2.3. Confirmation of Diagnosis

Cardiac Catheterization Is Not Routinely Performed

While cardiac catheterization is acknowledged as the gold standard for diagnosing PH, there is a lack of universal recommendations advocating for its routine use in infants with BPD [61]. Cardiac catheterization plays a crucial role not only in confirming the diagnosis of precapillary PH (defined as an mPAP greater than 20 mmHg, pulmonary arterial wedge pressure or LV end-diastolic pressure less than or equal to 15 mmHg, and a PVR indexed to body surface area greater than or equal to 3 Woods unit ×m2 in age > 3 months) [16], but also in guiding treatment decisions. It provides a means to assess pulmonary vasoreactivity and conduct hemodynamic evaluations, including identifying left-to-right shunts and addressing postcapillary confounders such as left ventricular disease and pulmonary vein stenosis. These factors are significant because they may either prohibit or limit the administration of pulmonary vasodilators. Further, some of these concomitantly detectable conditions (such as pulmonary vein stenosis) may warrant intervention. Despite its importance, the widespread acceptance and utilization of catheterization as a first-line diagnostic tool for BPD-PH face numerous challenges. These challenges include the availability of specialized teams comfortable with performing the procedure, such as cardiac interventionalists and cardiac anesthesiologists, along with considerations of patient risks. The BPD infant is particularly more susceptible to adverse effects from general anesthesia, reintubation, transport, and changes in temperature, which can result in clinical instability or even a PH crisis. Given these complexities, the current recommendation is to reserve cardiac catheterization for situations in which there are unexpected responses to initial PH-targeted therapy or the presence of unexplained, recurrent pulmonary edema. Further, cardiac catheterization should be considered when there is a suspicion of an anatomic abnormality; pulmonary vein stenosis on echocardiography or other cardiac imaging (magnetic resonance imaging (MRI) or computed tomography (CT) scan); aortopulmonary collaterals; congenital systemic-to-pulmonary shunt (PDA, ASD, or VSD); or when there is a concern for left ventricular functional alterations suggested by pulmonary edema, left ventricular hypertrophy, or left ventricular diastolic dysfunction on imaging.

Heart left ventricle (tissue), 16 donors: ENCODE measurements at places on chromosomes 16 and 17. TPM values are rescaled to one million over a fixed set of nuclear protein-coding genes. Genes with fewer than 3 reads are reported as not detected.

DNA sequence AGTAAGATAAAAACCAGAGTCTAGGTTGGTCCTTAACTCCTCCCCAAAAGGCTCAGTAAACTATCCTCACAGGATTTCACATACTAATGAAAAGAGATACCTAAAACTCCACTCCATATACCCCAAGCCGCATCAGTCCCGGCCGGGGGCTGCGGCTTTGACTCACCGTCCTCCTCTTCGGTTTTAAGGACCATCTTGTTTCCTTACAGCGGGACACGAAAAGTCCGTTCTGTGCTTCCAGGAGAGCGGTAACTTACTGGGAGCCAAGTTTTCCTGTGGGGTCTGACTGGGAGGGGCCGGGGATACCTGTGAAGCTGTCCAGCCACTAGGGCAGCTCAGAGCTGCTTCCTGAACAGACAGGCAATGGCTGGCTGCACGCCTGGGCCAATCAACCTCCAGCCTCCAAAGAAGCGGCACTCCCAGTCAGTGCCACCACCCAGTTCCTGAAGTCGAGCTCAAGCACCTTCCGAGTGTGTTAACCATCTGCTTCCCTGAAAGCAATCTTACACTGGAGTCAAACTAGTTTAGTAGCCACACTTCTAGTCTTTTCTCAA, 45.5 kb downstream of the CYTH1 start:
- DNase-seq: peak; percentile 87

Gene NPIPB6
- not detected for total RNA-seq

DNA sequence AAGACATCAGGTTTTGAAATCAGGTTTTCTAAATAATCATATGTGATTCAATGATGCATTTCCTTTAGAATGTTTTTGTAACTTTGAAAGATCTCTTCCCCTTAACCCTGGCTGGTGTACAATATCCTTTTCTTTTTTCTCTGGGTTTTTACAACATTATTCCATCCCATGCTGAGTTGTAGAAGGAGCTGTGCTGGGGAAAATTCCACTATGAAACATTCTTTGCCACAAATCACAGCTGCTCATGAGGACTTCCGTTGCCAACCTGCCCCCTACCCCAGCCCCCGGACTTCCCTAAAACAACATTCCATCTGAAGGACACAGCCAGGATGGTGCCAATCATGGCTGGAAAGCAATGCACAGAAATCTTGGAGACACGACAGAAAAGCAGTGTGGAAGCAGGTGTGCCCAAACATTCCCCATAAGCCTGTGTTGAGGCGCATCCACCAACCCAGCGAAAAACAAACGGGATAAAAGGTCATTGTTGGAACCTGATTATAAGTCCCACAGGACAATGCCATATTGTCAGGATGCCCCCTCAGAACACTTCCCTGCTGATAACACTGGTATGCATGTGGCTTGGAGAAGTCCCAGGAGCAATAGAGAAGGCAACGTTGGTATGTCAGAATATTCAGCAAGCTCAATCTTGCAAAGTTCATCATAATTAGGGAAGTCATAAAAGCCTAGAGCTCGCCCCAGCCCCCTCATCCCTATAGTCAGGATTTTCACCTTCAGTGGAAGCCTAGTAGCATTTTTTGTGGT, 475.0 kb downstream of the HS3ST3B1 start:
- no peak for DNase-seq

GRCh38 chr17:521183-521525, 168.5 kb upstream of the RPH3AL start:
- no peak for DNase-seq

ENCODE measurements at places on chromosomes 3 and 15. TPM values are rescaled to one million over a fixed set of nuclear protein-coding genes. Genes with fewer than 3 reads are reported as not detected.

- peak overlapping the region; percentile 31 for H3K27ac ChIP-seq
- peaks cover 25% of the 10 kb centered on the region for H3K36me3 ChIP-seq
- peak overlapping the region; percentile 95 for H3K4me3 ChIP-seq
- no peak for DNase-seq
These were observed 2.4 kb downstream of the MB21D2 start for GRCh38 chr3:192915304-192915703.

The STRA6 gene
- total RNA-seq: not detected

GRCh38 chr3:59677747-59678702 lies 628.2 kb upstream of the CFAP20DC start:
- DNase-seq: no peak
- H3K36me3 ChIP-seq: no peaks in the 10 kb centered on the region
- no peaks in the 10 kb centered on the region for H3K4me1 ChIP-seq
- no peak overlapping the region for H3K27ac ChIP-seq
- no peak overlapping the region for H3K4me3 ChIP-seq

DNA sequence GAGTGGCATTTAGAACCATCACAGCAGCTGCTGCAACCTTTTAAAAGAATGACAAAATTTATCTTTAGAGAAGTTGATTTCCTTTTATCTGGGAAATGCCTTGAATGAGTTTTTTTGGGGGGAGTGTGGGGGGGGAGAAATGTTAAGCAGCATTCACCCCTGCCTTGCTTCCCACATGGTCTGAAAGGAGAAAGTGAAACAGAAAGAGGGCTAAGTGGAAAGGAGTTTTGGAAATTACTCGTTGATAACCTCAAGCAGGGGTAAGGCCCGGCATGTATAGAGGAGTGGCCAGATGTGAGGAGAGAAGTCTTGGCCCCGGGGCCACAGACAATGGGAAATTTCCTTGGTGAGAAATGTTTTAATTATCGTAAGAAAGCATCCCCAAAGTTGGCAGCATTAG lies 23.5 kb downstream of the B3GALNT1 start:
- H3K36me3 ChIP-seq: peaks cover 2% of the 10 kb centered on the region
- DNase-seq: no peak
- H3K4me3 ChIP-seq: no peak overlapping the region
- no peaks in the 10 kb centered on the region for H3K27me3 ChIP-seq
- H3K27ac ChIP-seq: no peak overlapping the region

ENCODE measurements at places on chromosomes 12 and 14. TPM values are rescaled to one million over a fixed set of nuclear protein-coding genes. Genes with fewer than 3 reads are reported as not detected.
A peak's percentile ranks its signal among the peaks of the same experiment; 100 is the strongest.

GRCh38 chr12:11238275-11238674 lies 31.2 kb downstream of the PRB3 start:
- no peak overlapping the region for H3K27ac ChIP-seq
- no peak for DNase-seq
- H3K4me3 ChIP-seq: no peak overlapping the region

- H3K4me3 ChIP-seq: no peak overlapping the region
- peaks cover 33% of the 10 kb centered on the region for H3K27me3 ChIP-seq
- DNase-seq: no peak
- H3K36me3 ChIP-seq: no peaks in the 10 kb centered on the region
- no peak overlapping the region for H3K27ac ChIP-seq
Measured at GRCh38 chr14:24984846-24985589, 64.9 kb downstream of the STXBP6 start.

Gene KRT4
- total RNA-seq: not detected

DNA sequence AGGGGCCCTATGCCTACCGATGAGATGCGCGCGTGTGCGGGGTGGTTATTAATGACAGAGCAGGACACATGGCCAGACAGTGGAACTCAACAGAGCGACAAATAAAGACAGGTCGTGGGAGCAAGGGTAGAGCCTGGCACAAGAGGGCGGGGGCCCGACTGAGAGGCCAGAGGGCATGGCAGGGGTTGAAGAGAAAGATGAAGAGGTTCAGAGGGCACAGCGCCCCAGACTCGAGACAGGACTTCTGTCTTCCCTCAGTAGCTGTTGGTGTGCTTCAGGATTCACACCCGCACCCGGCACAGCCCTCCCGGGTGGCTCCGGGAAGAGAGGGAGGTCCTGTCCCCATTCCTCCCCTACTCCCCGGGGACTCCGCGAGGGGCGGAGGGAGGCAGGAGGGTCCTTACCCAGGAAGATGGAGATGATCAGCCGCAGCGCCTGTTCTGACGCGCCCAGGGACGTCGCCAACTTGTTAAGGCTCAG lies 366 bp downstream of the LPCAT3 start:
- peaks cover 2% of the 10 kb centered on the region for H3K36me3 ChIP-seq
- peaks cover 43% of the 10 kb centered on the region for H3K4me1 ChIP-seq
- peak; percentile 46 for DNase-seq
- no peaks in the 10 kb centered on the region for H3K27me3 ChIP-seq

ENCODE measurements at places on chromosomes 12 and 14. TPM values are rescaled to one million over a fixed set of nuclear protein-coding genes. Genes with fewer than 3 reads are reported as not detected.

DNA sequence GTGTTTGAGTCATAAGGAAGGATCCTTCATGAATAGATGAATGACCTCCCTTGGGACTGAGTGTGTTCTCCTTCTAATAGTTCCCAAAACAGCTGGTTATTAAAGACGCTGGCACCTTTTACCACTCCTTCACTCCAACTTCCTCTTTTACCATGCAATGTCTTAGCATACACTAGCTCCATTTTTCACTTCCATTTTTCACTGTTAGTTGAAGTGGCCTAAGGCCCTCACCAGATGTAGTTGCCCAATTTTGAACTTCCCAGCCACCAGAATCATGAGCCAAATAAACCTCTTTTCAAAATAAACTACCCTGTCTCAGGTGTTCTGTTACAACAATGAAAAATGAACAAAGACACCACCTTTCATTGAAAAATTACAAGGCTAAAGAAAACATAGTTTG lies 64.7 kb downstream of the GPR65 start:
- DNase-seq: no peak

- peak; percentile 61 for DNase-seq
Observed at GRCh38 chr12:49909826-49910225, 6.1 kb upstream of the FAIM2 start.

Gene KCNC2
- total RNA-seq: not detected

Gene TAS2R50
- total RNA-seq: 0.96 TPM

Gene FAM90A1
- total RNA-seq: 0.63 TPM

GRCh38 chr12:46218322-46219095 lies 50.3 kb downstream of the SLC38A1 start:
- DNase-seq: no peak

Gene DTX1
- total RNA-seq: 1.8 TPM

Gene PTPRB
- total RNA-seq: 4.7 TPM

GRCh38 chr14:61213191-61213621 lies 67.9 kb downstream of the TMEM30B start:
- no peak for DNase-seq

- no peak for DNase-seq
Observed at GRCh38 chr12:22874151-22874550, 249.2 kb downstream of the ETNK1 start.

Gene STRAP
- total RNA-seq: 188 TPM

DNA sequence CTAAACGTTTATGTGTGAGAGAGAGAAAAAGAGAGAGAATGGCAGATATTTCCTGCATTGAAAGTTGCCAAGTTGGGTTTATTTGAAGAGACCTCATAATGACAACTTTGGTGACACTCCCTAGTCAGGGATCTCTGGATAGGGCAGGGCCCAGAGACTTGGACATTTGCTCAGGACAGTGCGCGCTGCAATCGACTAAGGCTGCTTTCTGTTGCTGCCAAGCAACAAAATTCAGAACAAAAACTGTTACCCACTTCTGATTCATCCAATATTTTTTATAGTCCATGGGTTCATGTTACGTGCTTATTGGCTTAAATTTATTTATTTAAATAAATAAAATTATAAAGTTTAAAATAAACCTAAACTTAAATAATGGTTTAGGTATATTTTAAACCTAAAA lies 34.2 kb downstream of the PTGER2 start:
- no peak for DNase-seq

2.4. Adjunct Testing May Be Helpful